Dozens of signs lines the walkway to DeKalb County's International Community School late Sunday night.

A kind display for international students in wake of Trump’s executive order

Messages of love and inclusion lined the entrance to the International Community School in Decatur on Sunday night, a gift of solidarity for refugees and other international students and their families arriving to school this morning.

The signs, apparently made by ICS parents and Medlock Park residents, showed opposition to an executive order from President Donald Trump on Friday that, in part, banned refugees from entering the United States for 120 days and banned Syrian refugees indefinitely. 

“I think somebody in the community asked if they could put up one sign,” parent Brian Williams said. “From there, I don’t know what happened. I guess the rest of the community wanted to make sure the kids who showed up for school today knew they were welcome.”

Danny Vincent said she saw a Facebook post of a single sign placed at the school by her neighbor showing support for the ICS’s international students. She said she spoke with her 8-year-old daughter about posting additional signs.

“She was immediately on board,” Vincent wrote. “She has been very worried about people who might feel bad or scared because they are different. So we decided to reach out to several of her friends and see if they wanted to help out, too. By Sunday afternoon, we had a sign-making party with kids ranging from age 2 to 9th grade!” 

Gina Sims wrote an encouraging note on Facebook after contributing to the sign display.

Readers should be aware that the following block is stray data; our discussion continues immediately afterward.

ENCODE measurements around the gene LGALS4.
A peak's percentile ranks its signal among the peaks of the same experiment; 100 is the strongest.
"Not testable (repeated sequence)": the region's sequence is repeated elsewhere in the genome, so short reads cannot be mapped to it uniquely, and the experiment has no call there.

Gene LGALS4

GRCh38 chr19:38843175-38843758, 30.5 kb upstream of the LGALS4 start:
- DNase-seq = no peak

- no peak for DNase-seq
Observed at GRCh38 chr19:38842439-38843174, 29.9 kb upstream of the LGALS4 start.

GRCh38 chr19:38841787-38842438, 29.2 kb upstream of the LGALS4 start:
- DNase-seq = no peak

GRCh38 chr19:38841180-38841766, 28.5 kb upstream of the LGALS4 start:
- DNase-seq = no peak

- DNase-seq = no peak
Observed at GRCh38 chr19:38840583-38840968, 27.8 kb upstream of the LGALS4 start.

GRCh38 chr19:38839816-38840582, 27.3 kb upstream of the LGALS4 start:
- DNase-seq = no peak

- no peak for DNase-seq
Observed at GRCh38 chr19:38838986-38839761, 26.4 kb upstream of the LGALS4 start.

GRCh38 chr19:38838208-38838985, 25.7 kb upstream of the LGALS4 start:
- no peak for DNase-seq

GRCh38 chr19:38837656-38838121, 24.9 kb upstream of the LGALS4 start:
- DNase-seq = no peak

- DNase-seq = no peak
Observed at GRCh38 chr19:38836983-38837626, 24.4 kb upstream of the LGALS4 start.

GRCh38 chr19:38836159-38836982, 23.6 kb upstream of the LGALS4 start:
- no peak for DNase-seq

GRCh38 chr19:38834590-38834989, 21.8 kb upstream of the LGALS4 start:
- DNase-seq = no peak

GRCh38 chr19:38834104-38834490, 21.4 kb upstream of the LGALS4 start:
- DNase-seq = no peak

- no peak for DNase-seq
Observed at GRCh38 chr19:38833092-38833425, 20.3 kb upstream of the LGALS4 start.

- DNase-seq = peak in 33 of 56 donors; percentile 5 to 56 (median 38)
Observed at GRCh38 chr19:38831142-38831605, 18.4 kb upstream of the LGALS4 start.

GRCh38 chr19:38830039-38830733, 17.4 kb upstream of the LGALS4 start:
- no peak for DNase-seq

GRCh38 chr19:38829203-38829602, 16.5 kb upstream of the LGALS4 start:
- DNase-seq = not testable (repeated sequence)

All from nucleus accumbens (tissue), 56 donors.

“We may not be able to change policy today,” she wrote, “but we can show love to those who might feel afraid. Yes. We can do that.”

DeKalb County School District officials did not respond to a requests for comment on the display.

One of several dozen signs lining the entrance to the International Community School in Decatur late Sunday night.

Half of the DeKalb County elementary school's students are immigrants and refugees. After Trump was elected in November, several teachers and the principal said students were worried they would be sent to their former countries on the reality TV star’s word.

Trump’s ban also blocked anyone from seven Muslim-majority countries — Iran, Iraq, Libya, Somalia, Sudan, Syria and Yemen — from entering the country for 90 days.

U.S. Customs and Border Protection authorities temporarily detained 11 travelers at Hartsfield-Jackson Atlanta International Airport Saturday for hours, including five green card holders — lawful permanent residents — returning from trips to Iran. 

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